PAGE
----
Hunting

Best Hunting Knives for Large Game

Hunting a White Tail Deer in the woods

Hunters have been fighting about which knives are best since time immemorial. Get into the wrong message board and you can find hundreds of people arguing for hours simply about the different grades of stainless steel alone.

Are some better than others? Sure. But will you ever find the best knife that does everything you want it to? Probably not. With enough patience, you could skin and butcher a deer with a folding pocketknife, but that doesn’t mean you want to.

I’m an advocate of carrying multiple knives—ones that serve different purposes and do their jobs well. In the list below, you’ll see a variety: from large to small, fixed blade to folding.

Buck Knives Selkirk Fixed Blade Knife

Buck Knives Selkirk Fixed Blade Hunting Knife
Image from Gander Mountain

You don’t make it over 100 years as a knife company by making so-so knives. And Buck knows their knives.

Personally, I prefer a fixed blade nine times out of ten when I’m skinning and butchering. It’s more comfortable and I get a better grip. The Buck Knives Selkirk is a fixed-blade beauty with a wood-looking Micarta handle for less slippage when your hands get bloody.

Add the durability of 420HC steel and Buck’s unique heat-treating process, and you get a knife that’s reliable to a drop point for skinning, gutting, and trimming.

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Ka-Bar Hunter Fixed Blade Knife

Ka-Bar Hunter Fixed Blade Hunting Knife
Image from Gander Outdoors

A classic is a classic for a reason. A good hunter-style knife allows for quick skinning thanks to its length and easy gutting thanks to its strength. The Ka-Bar Hunter is the perfect example of this style.

While workhorse knives don’t need to be pretty, the Ka-Bar Hunter is. Its stacked handle is contoured with finger grips for a little extra hold. A brass guard keeps your digits extra safe, too. 

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Old Timer Sharpfinger Fixed Blade Knife

Old Timer Sharpfinger Fixed Blade Skinning Knife
Image from Gander Outdoors

I hate wasting meat, whether it’s my own fault or because of a knife that’s simply too large to do the job. For that reason, I like to keep an Old Timer Sharpfinger fixed blade around.

The clip point blade of a Sharpfinger makes delicate skinning a breeze. Plus, as a high carbon knife, it can bounce against bone a little more without dulling as quickly.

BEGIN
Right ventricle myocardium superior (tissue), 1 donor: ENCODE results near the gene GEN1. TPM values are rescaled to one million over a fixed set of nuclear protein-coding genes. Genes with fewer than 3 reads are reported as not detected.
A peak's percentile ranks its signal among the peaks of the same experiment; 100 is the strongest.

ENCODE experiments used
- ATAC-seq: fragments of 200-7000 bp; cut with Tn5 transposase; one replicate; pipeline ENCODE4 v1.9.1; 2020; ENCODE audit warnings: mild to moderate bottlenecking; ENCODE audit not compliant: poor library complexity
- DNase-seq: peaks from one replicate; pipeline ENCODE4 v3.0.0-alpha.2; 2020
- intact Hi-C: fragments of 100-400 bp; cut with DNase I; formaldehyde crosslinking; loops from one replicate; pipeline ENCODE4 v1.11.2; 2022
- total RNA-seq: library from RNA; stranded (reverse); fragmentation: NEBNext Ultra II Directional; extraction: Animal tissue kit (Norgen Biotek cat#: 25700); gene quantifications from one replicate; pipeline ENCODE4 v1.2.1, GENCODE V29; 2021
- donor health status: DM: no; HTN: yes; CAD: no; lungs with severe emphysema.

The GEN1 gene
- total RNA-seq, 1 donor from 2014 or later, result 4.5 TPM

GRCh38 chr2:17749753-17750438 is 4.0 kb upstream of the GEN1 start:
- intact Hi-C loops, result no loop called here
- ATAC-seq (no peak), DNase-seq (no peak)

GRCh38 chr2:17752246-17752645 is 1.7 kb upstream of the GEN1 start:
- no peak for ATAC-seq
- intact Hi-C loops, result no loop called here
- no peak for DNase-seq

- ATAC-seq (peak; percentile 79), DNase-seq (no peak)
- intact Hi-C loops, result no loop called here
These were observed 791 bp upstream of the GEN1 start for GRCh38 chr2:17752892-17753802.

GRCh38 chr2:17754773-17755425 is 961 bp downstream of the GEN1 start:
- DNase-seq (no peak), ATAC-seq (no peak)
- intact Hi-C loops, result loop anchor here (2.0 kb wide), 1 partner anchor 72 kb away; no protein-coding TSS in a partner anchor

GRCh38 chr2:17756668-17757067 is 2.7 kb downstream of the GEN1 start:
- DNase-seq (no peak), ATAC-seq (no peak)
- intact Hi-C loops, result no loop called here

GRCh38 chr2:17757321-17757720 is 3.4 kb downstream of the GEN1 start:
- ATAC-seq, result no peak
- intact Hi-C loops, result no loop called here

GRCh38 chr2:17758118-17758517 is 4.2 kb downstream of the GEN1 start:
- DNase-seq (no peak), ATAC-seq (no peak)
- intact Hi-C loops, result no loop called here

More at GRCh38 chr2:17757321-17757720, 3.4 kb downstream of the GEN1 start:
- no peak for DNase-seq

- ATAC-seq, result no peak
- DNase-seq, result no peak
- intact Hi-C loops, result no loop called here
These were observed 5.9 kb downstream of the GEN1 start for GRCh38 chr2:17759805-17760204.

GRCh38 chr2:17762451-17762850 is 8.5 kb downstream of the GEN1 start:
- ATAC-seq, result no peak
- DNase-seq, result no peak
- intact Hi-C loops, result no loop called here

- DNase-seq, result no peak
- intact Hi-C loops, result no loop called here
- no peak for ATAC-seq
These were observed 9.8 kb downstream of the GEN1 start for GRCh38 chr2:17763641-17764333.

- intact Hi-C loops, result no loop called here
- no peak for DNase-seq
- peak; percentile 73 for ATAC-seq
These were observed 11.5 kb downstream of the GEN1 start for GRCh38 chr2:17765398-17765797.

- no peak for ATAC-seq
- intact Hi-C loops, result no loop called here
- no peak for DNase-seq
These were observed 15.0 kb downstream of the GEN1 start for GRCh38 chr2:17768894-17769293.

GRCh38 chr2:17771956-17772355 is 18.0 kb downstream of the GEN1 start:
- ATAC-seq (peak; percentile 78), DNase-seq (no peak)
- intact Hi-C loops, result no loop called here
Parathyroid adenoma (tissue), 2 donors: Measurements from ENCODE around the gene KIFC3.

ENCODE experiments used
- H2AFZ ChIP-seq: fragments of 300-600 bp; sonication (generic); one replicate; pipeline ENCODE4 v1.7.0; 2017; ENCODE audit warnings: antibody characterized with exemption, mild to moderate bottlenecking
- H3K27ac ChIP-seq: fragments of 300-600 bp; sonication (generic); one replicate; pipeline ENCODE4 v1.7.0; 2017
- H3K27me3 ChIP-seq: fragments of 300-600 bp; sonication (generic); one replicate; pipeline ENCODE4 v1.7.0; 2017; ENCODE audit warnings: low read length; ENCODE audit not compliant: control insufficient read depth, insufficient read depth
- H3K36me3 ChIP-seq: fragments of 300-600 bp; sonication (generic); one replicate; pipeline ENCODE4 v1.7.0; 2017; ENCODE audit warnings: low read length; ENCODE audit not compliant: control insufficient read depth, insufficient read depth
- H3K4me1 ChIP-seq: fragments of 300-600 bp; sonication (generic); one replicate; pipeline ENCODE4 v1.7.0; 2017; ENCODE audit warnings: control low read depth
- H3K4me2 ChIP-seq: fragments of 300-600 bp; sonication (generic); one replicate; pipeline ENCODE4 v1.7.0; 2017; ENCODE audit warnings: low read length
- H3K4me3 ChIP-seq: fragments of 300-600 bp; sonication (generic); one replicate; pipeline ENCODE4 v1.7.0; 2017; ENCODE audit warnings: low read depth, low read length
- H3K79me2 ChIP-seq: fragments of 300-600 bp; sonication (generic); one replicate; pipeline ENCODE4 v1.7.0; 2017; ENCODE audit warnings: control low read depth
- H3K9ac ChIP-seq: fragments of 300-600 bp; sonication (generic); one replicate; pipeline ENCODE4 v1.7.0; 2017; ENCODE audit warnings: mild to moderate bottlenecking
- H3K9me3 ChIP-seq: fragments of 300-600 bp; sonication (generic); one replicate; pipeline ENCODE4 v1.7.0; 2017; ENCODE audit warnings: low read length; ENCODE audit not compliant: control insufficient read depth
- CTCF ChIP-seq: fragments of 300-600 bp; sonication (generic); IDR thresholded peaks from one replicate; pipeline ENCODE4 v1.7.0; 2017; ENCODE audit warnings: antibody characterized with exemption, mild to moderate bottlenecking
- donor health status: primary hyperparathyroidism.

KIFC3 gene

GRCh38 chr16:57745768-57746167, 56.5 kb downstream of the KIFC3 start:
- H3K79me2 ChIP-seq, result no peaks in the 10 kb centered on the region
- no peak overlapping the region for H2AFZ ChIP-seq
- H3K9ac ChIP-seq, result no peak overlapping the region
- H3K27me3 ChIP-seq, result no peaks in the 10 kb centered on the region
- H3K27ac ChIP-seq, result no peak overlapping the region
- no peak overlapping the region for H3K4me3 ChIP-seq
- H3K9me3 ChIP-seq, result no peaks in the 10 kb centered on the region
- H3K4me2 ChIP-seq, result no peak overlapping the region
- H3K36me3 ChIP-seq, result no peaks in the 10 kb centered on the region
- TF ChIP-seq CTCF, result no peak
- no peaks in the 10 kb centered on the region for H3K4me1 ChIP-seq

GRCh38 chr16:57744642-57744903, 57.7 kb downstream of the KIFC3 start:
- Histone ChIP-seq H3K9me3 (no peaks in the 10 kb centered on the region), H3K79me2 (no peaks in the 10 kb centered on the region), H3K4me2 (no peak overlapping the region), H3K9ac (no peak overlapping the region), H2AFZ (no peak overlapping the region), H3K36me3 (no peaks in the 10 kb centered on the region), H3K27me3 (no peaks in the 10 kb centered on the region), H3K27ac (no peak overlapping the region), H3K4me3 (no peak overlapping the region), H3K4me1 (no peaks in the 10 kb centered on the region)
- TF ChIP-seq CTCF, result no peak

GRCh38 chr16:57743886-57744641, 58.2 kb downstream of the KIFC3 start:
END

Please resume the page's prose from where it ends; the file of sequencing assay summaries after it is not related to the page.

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Gerber Gator Folding Knife

Gerber Gator Folding Hunting Knife
Image from Gander Outdoors

While I prefer the stability of a fixed blade, I’m more than well aware of how one can sometimes get in the way when you’re on a long hunt for big game. For that reason, the Gerber Gator Folder is a winner.

It’s light at 5.4 ounces. It’s not long at 8.5 inches in total. It’s got good steel in 420HC. And most importantly—at least to me—it features “rubberized alligator skin” on its handle, making it practically slip-proof. Sold.

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Buck 657 Pursuit Fixed Blade Knife

Buck 657 Pursuit Fixed Blade Hunting Knife with Gut Hook
Image from Gander Outdoors

The value of a gut hook can’t be understated. After my first time using one, I knew that at least one of my knives would need to have one. And because I’m a sucker for a Buck, the 657 Pursuit is always in my pack.

And not just because of the gut hook, but because of the Versaflex rubber handle, too. Plus, like other knives on this list, a good carbon-heavy steel in 420HC.

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Of course, this isn’t the end-all-be-all of hunting knives. It’s just a few that I recommend keeping in your pack. You can shop the whole selection of knives and find the ones that best fit your own skinning and butchering styles.


Don’t see your favorite knife on this list? Leave a comment and let me know which you prefer. 

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